Early Literacy Tip for Parents & Caregivers:
  • Helping children get involved in the story makes reading more fun. They can guess what will happen next, count, or repeat phrases.
  • Paper bag Bunny Puppets
  • Hop Parade with Bunny Puppets

Observations and Feedback:

  • Books Read:
  1. Spring Sprung (illustrations are beautiful, but the concept of Mother Nature in a human/nature form was hard for preschoolers to grasp; however, great questions were asked, "Why is the mother green?" and "She looks like the hill.")
  2. Bear Wants More (was followed by a successful Bear Hunt, which the children loved! The children got involved in the story and repeated the phrase, "but bear wants more" with little prompting.
  3. Stuck in the Mud (Relate our Mud Season with spring. Great book for Print Motivation! Children liked the animals and repeated who was stuck with the appropriate animal sounds, plus counting the baby chickens and animals stuck.)
  4. Flora's Surprise! (Parents liked this story a lot. It's cute and it's a great lead into the bunny puppets or in the future a lead into a gardening project. Children repeated "It's a house".)
  • Fingerplays/Songs:
  1. As always the Bear Hunt is successful.
  2. "Did You Ever See a Bunny" and the "Bunny Hokey Pokey" were also great ways to expend energy.
  • Crafts/Activities:
  1. Paper bag Bunny Puppets were a hit! Pieces were already cut out, so they could focus on gluing and decorating their bunnies. A demonstration of assembling a puppet was very helpful to the children.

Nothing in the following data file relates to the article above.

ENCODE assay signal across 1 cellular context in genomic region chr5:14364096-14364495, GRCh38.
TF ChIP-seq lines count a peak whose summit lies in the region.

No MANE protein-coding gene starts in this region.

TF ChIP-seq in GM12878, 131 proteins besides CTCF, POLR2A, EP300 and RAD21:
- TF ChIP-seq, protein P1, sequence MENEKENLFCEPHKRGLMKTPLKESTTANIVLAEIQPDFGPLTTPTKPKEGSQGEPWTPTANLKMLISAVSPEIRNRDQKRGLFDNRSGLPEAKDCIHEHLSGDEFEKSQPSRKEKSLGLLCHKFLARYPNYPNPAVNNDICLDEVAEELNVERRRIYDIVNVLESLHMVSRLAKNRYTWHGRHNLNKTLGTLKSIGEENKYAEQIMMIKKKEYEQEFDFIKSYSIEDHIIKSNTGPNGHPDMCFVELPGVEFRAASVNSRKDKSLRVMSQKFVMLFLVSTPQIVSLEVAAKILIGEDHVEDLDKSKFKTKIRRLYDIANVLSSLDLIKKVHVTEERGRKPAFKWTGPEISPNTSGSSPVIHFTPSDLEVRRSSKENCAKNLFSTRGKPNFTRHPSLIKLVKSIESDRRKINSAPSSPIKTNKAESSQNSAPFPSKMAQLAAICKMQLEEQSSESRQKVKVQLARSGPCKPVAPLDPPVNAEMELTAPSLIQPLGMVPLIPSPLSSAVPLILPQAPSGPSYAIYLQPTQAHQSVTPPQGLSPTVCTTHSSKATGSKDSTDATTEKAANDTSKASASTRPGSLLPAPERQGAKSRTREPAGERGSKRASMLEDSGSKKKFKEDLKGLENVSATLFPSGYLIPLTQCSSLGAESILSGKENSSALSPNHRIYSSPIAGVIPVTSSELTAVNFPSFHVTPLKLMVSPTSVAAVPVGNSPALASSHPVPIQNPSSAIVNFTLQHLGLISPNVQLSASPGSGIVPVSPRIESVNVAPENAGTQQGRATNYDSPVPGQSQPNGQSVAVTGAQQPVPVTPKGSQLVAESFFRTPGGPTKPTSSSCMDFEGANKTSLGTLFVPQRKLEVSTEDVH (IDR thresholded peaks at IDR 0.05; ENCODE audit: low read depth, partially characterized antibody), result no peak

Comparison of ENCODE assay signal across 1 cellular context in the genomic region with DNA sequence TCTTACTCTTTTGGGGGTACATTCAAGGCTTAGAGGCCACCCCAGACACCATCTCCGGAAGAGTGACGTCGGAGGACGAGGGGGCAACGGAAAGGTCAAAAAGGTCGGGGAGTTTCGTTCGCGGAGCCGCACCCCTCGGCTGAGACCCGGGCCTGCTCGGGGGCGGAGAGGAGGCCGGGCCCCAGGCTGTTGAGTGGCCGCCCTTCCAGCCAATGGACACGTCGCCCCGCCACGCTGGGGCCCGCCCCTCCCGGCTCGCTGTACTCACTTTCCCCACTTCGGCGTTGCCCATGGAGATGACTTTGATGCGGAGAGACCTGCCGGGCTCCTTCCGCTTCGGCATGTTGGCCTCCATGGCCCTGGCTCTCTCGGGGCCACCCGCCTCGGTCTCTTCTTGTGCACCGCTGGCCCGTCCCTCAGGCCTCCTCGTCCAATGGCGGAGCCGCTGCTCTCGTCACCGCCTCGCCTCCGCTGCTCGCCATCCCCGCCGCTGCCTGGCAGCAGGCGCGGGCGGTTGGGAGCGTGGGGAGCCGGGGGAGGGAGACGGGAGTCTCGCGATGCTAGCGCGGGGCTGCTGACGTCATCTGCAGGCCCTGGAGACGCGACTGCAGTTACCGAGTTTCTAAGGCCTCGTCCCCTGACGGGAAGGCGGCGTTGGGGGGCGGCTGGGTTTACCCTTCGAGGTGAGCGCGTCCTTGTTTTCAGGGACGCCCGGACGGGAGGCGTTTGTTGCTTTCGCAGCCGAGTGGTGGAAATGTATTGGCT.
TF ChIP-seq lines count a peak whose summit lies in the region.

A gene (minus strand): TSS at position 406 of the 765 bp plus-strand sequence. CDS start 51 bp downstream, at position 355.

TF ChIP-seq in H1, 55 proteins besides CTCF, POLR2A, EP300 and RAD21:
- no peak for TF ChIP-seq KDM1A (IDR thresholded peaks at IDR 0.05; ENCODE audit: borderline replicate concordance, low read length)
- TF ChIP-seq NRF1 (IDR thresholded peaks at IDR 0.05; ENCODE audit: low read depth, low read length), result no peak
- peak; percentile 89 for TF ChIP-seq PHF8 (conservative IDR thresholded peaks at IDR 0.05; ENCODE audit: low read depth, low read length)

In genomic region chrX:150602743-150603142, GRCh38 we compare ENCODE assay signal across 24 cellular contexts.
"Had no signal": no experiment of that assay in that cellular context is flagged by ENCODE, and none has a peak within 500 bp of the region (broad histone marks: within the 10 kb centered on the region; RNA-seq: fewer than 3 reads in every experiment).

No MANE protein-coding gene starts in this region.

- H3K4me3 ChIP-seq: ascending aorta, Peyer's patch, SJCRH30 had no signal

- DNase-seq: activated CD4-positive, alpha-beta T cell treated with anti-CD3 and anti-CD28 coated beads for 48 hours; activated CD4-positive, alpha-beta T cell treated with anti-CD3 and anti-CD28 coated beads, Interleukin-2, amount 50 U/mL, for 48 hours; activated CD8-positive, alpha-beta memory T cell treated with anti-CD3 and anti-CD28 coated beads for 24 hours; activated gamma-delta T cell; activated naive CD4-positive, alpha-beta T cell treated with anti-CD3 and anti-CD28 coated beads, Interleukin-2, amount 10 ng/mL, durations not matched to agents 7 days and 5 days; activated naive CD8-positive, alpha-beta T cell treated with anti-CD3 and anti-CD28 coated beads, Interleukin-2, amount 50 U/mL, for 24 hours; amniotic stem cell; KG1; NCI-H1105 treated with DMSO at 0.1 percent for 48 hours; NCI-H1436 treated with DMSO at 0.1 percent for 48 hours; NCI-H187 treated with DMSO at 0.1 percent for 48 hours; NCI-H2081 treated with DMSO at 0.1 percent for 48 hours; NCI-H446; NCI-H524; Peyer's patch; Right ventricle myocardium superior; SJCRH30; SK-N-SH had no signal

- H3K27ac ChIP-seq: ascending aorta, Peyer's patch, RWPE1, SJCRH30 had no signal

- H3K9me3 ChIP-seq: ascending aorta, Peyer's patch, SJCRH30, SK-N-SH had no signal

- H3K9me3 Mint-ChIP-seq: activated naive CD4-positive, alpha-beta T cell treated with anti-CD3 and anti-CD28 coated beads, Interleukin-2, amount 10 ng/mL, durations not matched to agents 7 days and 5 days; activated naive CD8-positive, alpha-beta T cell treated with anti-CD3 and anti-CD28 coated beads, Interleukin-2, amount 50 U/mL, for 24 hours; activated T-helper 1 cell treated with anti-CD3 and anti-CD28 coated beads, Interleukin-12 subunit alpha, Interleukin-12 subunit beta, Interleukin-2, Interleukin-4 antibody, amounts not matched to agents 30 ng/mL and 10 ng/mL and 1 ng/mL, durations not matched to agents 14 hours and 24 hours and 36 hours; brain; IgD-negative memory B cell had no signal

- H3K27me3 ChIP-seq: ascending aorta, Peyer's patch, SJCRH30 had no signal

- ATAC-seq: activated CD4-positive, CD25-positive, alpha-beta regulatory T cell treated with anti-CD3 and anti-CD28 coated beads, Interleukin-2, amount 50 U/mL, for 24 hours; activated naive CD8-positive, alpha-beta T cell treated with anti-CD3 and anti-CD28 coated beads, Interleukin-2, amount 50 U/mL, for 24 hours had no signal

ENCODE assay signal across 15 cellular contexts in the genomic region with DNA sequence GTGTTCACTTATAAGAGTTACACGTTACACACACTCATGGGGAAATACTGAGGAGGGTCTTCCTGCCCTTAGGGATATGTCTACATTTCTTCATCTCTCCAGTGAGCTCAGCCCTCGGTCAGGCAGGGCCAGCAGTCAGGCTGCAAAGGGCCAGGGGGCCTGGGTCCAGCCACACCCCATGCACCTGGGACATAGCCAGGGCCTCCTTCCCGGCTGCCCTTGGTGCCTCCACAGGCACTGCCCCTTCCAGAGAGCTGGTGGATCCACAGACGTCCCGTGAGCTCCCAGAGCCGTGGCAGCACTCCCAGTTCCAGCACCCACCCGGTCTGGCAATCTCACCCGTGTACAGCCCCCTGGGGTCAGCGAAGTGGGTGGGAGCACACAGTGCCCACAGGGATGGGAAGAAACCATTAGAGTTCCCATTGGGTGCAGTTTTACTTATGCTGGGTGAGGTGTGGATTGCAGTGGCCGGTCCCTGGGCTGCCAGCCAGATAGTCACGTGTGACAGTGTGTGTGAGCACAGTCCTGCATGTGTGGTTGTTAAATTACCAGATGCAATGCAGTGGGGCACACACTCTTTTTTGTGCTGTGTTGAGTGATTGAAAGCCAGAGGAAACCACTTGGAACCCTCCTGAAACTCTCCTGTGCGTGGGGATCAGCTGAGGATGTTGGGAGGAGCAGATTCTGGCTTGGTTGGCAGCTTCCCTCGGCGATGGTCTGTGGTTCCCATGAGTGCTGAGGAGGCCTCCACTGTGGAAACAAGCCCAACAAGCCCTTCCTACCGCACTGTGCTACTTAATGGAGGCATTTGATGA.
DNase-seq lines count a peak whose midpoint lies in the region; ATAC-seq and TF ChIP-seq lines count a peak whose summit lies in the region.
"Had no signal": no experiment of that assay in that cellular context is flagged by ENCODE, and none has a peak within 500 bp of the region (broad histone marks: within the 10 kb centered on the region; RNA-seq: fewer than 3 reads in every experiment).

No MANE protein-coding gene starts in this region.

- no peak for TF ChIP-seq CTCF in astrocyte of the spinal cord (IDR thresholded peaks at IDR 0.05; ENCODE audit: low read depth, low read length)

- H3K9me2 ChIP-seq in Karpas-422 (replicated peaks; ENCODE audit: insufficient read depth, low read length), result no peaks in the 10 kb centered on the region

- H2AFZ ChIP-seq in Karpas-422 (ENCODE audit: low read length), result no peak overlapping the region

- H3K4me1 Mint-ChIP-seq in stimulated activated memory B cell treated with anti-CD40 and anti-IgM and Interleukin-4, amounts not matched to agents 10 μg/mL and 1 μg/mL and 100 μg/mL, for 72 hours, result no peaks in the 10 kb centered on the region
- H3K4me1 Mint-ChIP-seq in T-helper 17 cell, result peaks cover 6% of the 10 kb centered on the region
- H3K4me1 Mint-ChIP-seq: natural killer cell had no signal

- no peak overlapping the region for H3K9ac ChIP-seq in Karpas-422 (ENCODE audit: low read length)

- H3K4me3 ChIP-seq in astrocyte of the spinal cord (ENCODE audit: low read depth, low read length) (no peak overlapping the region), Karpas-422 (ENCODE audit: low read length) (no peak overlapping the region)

2. In the Bunny Parade we use the skills we learned in the "Did You Ever See a Bunny" hopping slowly, fast, backward, and on one foot around the room.

Storytime Components

Storytime Components recommend by
Colorado Libraries for Early Literacy

Effective storytimes don't "just happen". They take time to prepare, require practice by the librarian and have basic ingredients regardless of the storytime theme or subject. They also require flexibility to adapt books, fingerplays and songs to the attention span of the children.

The basics of a good storytime incorporate the following components:
  • Opening or Welcoming Song. (This song should be the same every week.) Like: "The More We Get Together", "If You're Happy and You Know It", "Here We Are Together"
  • Age appropriate books. Things to remember when choosing your storytime books:
  1. Don't use long or complicated books with preschoolers
  2. Use eye contact, voice inflection, and enunciate loudly and clearly
  3. Always note who the author and illustrator are
  • Songs and fingerplays. These transitional activities engage the children, keep them involved and help them be ready to listen to another book.
  • A variety of materials such as puppets, flannel-board storied, cut and tell stories or draw and tell stories. (But not all of these every time--change it up.)
  • Closing Song. (This song should be the same every week.)

Monday, May 4, 2009

Storytelling Techniques

A simple review of Storytelling Techniques:

  • Enthusiasm - enjoy what you are doing!
  • Hold the book so all children can see.
  • Read clearly and expressively and not too fast.
  • Interactive - involving the children in the stories and activities. (Dialogic Reading, crafts, etc.)
  • Adjusting stories and activities to the needs of the children.
  • Have fun - If you're not having fun, your audience is probably not having much fun either.